Motivational Interviewing: Preparing For Change

Motivational Interviewing: Preparing People for Change

Changing Behavior Is The Client’s Choice, How Can You Help The
Client Come To A Place Where He/She Sees Change And Sees The
Process Of Changing As Worthwhile.

Phase 1. As A therapist I would want to:
1. Avoiding premature focus trap. Start broad.
2. Confrontation/denial trap. Client ends up arguing against change.
3. Labeling Trap
4. Blaming Trap. Maybe active discussion of problem makes the
client feel blamed. Client feels blamed whatever the cause
5. Question/Answer Trap. Creates a passive client and controlling
counseling. Never ask 3 questions in a row, especially if you
open your session with questions
6. Expert Trap. Also involves asking too many questions. Activity,
energy and commitment needed for client in outside world; why
not let the client be more of an active participant in counseling?
Information gathering by doctor should reinforce energy and
activity, involving behavior, rather than passivity when you
expect them to actively take their medication, etc.
OPENING STRATEGIES: I might engage the client by:

1. Ask open-ended questions-can’t answer yes or no. Closed
questions can establish a passive client and are typical of intake
and many first sessions of counseling. Rethink what you need to
2. Listen reflectively (empathically); follow client’s path, not
yours .. Reflect back what client tells you. More efficient. It’s the
client who needs to move. Listen to himlher. Like Roger’s idea of
being a mirror for the client. Good for gaining time when you
don’t know where you want to go or to cross cultural boundaries.
Concentrate on client’s interpretation of problem, not problem
itself. No on judgment; yes on reflection whether you agree with
client or not. Validate. Allows client to make “change talk” and
locate his/her fear and anxiety about change. Don’t react to
hearing negative information. Listen to their body language or
when client stops talking. This technique provides a safety net.

3. Summarize. Giving back to the person in a contained form. Here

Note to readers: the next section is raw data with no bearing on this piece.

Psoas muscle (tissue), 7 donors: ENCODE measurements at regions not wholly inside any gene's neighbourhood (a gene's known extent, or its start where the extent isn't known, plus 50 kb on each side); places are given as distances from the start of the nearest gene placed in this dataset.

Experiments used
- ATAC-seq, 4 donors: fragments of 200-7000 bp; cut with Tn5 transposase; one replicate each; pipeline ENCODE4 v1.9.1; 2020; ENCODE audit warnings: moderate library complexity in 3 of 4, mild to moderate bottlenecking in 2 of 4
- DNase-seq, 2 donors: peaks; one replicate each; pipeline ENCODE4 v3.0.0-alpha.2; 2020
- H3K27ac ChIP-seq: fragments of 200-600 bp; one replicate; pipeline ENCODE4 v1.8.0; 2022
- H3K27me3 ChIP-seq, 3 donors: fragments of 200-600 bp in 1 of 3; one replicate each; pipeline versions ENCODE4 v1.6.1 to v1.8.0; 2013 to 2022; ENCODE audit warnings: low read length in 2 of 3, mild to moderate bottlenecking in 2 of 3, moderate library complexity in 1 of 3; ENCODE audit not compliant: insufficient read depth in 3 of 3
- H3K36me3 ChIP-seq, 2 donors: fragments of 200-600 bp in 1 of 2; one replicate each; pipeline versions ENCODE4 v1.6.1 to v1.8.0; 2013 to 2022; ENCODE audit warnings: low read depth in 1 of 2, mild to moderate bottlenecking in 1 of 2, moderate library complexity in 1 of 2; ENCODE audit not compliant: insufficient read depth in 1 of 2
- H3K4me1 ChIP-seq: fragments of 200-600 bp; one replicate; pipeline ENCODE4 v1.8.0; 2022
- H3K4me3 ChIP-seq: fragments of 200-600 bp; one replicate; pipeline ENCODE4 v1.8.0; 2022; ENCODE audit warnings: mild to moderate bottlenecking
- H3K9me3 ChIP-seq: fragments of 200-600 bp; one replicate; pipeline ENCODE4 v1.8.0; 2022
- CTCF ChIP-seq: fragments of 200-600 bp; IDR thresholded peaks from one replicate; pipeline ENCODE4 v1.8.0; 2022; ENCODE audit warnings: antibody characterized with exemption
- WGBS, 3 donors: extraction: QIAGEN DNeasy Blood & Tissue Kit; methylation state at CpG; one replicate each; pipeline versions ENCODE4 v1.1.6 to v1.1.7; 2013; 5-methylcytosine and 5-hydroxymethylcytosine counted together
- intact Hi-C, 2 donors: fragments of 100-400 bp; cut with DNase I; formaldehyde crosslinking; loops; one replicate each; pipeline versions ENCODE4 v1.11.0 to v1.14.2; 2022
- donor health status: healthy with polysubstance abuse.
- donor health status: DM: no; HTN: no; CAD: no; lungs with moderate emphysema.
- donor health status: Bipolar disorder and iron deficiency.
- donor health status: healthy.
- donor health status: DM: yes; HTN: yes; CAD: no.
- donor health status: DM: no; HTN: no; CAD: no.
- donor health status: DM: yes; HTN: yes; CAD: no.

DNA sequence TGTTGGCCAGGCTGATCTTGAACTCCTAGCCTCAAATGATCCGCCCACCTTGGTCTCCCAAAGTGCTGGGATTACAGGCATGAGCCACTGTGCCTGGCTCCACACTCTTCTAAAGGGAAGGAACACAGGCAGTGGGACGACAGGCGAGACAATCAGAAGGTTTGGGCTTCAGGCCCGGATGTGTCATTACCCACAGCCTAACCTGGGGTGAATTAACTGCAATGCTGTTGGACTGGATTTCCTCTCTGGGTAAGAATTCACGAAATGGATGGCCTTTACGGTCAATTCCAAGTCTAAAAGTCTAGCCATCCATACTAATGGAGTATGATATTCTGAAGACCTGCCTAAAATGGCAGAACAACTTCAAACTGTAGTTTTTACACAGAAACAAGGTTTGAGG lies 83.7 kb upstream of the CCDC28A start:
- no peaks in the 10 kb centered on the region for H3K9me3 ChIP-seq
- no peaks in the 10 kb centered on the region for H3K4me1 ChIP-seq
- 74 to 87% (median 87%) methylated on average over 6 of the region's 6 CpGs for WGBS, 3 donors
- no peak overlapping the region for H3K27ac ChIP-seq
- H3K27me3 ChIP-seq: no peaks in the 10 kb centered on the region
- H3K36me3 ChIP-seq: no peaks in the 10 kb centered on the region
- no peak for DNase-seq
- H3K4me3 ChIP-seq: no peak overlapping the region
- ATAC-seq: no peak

is where you can be a bit directive. Person hears themselves in my reflecting
back of what they have said and then they hear your
summary, which contains your emphases to reinforce certain
aspects of what they said and not other aspects. Don’t use
needless words. “Offering a bouquet to the client.” Can serve as
an interim summary and then ask, “What else?”

4. Affirm. With “problem talk” and “problem focus,” easy to forget
positive things. Convey respect for client’s achievement,
struggles, and feelings. Reframing weaknesses into strength.
Must not be phony or contrived on counselor’s part. Must
monitor yourself to see where you see possible affirmation.

5. Eliciting self-motivating statements. The client makes the
argument for change. This is usually done by counselor, so you
change that relationship.

a. Problem recognition. The client’s realizing that there is a
need for a change and he/she articulates the costs and
benefits of change.

b. Expressed concern. Both the cognitive and emotional
aspects of their condition. Follow this by reflective

c. Intention to change. Arises more in later stages of change 1
but also can occur in crisis (like aftereffects of substance
abuse). The client needs to “own’ the change.

d. Optimism for change. Ability to change-goes beyond
intention. “I could change in chose to.” The client
articulates the ability to behave differently.

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